The company I work for is a privately held French firm. The partners are all naturalized French citizens - they of Lebanese descent. Most of their families, and those of many of my colleagues are still in and around Beirut.
It's a cool place to work. They let us be. As far as attire is concerned, they don't care one bit. We dress to our nines only when we go to the client side. Rest of the time, everyone is casuals - Jeans and t-shirts, even on weekdays. Yes, they are nice to us. Which is why I was stunned when I saw my teammate wear "Israeli Defense Forces" T-shirt to work. I casually asked him if he didn't think that it was kind of inappropriate. He said "It's just a T-shirt man! My friend got it for me". Following which, he hurled a mild accusation at me for making a big deal out of it. I smiled and changed the topic. I admit, I have heightened sensitivity to things, but somehow this unnerved me, and I began wondering how much are our T-shirt messages meant to demonstrate what we stand for. Maybe it struck me as odd because I feel the company is being nice to us by not insisting on proper business attire, and my colleague shouldn't misuse this freedom.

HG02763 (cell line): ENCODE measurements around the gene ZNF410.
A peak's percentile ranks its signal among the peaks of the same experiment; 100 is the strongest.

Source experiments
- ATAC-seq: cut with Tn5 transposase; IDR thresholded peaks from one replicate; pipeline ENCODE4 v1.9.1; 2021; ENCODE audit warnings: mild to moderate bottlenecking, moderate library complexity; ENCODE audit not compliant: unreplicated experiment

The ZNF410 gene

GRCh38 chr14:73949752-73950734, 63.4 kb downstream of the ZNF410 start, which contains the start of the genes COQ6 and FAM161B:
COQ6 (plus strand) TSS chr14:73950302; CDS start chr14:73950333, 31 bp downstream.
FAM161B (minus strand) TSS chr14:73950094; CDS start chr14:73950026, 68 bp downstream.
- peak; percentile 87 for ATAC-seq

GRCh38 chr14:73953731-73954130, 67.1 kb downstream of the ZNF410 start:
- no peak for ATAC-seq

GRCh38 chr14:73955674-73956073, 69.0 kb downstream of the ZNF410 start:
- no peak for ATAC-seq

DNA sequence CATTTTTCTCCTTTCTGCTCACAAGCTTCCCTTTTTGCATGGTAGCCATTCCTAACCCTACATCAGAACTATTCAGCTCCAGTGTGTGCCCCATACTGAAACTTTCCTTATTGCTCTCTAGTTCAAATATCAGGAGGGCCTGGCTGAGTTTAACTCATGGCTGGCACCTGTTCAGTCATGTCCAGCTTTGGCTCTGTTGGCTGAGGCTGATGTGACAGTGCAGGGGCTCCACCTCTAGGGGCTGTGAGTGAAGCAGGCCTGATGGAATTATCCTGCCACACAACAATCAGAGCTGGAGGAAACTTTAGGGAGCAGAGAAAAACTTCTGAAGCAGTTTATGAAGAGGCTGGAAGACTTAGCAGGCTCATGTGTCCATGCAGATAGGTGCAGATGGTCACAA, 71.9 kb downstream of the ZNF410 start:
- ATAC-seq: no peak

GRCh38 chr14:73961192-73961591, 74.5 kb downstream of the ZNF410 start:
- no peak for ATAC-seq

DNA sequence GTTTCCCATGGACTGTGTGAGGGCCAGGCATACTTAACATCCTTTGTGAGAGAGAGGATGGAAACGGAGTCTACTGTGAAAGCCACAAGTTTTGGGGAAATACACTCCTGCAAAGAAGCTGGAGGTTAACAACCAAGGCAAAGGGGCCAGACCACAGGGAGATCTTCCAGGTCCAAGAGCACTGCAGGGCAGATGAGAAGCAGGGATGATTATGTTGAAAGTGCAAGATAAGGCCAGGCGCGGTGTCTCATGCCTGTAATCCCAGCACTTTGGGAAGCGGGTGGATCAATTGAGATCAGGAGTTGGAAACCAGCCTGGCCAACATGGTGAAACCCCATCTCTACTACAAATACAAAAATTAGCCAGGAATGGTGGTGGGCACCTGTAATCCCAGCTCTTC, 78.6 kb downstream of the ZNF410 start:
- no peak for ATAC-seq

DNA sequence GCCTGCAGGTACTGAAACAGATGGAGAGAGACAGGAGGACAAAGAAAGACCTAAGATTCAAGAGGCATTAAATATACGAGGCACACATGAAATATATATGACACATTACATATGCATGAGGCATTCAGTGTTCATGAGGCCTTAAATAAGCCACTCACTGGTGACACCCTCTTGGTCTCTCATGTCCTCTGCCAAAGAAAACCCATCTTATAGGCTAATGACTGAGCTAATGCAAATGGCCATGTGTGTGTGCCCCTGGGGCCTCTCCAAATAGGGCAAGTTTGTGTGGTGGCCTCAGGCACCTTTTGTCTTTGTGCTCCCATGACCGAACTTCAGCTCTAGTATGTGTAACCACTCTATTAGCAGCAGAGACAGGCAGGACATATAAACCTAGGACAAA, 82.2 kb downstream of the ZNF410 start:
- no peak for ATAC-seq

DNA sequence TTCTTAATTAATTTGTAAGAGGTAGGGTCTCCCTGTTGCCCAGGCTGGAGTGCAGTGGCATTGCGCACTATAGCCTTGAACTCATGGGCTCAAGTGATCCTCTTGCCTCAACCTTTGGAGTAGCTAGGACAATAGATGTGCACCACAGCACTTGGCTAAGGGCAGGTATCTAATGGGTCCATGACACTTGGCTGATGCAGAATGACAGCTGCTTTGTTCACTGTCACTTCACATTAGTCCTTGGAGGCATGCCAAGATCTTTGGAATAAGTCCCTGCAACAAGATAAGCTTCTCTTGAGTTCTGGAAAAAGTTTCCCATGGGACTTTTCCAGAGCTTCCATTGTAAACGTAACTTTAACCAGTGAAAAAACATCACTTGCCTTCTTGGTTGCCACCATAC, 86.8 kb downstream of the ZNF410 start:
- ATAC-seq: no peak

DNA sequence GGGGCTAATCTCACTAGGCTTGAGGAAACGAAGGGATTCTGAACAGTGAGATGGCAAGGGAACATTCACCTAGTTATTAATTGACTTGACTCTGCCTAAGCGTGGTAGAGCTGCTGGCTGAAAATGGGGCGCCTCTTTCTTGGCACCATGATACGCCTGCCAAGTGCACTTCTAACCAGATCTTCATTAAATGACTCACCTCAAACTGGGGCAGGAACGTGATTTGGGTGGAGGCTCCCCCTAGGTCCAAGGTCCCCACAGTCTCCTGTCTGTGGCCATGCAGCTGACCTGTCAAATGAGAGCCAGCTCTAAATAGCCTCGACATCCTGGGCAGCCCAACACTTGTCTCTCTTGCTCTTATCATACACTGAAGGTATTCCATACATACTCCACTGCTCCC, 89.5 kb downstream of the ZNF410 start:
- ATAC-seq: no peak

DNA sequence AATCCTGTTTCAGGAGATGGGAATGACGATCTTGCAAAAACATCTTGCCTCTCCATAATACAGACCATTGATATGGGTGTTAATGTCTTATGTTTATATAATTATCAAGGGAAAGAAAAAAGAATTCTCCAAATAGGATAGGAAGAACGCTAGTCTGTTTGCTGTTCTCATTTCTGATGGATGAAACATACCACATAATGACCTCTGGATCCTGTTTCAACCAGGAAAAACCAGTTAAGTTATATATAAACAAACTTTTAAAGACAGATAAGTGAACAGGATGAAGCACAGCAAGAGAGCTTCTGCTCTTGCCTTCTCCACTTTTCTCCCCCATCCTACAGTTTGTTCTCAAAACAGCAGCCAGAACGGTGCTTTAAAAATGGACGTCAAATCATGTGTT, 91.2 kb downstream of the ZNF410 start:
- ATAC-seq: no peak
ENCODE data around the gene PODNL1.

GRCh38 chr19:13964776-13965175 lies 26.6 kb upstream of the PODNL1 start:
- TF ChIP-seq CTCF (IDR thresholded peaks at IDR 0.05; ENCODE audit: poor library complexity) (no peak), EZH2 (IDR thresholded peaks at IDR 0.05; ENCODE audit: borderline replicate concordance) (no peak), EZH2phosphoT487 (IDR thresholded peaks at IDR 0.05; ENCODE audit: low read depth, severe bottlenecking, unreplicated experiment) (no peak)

It really is a T-shirt. There is little reason for one to be sensitive, or to believe that it portrays ones allegiance. Like a foreigner wearing a t-shirt with a bold "Om" emblazoned across it, doesn't mean he believes in Hinduism, or is remotely spiritual. The figure of Ganesha has become more or less a commodity, till a bunch of religious fanatics find it on a piece of clothing and create a furore. We argue - it really is nothing but a t-shirt.
And yet, I still feel that there is a thin line between coolness and impropriety.
Now playing: The Beatles - While My Guitar Gently Weeps